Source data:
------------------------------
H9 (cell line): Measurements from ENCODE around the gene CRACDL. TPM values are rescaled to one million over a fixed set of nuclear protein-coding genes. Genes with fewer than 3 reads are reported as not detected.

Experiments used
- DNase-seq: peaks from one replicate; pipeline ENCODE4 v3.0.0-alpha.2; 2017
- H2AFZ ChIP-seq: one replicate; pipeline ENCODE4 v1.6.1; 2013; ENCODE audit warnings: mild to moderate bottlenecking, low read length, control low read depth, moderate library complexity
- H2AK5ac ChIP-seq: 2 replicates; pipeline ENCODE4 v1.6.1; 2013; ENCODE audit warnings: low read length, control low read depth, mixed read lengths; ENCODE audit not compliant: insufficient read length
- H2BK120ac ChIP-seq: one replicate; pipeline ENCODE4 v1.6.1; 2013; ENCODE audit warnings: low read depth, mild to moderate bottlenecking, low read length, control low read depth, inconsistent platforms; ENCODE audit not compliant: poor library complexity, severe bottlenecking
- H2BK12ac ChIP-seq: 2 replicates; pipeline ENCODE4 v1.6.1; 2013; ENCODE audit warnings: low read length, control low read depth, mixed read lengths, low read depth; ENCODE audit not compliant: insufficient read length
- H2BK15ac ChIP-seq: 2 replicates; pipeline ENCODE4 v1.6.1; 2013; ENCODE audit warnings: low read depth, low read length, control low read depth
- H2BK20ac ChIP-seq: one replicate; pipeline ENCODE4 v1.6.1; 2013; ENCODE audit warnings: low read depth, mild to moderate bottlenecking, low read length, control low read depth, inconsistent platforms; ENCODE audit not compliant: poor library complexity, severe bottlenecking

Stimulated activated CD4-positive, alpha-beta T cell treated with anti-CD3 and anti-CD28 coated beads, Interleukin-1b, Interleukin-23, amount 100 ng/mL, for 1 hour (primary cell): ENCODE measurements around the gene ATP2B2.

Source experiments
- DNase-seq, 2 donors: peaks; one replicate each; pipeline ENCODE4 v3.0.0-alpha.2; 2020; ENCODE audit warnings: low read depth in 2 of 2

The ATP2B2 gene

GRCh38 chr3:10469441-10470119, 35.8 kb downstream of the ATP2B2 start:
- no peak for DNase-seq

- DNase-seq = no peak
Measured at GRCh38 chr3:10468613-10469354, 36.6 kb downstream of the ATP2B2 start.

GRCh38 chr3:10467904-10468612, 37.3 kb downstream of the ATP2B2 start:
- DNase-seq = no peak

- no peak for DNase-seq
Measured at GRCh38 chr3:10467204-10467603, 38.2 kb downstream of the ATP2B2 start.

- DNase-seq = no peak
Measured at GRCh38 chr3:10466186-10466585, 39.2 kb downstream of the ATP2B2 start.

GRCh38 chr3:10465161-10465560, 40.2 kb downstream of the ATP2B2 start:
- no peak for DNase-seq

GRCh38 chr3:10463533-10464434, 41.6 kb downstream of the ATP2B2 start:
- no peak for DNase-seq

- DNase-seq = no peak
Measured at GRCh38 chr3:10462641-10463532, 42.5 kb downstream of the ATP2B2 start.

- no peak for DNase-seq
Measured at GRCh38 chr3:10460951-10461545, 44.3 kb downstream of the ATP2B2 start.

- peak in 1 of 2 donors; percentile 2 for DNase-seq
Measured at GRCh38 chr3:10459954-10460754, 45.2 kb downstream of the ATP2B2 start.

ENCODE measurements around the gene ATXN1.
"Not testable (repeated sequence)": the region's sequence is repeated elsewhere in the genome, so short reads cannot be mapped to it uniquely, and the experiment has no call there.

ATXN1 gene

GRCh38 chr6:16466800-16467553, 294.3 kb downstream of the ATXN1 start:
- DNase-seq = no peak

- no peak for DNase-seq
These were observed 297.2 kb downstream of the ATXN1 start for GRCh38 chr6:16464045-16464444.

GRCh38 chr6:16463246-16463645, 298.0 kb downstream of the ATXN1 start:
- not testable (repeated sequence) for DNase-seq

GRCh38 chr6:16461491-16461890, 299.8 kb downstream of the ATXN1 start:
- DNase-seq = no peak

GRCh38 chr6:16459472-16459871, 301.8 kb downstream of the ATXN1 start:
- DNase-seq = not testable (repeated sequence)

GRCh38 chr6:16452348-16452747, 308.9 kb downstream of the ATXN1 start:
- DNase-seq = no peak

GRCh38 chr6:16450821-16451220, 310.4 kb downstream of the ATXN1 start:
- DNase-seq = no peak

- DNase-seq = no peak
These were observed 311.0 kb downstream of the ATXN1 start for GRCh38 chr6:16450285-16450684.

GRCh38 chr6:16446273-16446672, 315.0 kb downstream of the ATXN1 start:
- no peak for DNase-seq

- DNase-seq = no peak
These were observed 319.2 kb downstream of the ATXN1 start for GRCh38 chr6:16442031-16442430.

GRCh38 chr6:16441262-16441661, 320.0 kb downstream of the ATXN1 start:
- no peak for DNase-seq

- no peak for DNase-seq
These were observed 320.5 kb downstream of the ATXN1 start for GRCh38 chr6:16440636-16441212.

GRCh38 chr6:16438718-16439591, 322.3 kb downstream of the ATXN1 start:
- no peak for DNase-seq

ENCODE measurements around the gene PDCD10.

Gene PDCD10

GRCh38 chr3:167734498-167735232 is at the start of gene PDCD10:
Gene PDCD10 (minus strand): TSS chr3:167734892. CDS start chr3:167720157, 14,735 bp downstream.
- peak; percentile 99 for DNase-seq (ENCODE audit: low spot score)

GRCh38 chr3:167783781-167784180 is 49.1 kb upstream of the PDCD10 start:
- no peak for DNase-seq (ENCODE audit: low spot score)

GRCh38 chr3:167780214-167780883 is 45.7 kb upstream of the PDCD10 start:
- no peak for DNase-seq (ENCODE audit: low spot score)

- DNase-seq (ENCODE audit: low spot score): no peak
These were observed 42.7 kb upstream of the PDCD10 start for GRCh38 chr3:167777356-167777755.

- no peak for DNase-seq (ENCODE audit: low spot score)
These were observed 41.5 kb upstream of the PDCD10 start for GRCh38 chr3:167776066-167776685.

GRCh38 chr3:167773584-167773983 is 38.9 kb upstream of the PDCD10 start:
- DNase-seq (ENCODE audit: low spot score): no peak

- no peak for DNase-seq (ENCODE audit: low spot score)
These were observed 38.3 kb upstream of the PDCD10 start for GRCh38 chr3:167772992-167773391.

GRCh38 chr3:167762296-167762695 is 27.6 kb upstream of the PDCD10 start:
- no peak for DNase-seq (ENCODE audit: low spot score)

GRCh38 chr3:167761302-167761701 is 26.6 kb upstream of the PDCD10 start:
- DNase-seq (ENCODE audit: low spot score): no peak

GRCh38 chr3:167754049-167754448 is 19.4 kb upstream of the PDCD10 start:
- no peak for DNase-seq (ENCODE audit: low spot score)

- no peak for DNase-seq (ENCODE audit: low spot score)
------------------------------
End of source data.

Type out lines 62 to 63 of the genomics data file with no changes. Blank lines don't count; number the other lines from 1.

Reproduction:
- no peak for DNase-seq

ENCODE measurements around the gene PDCD10.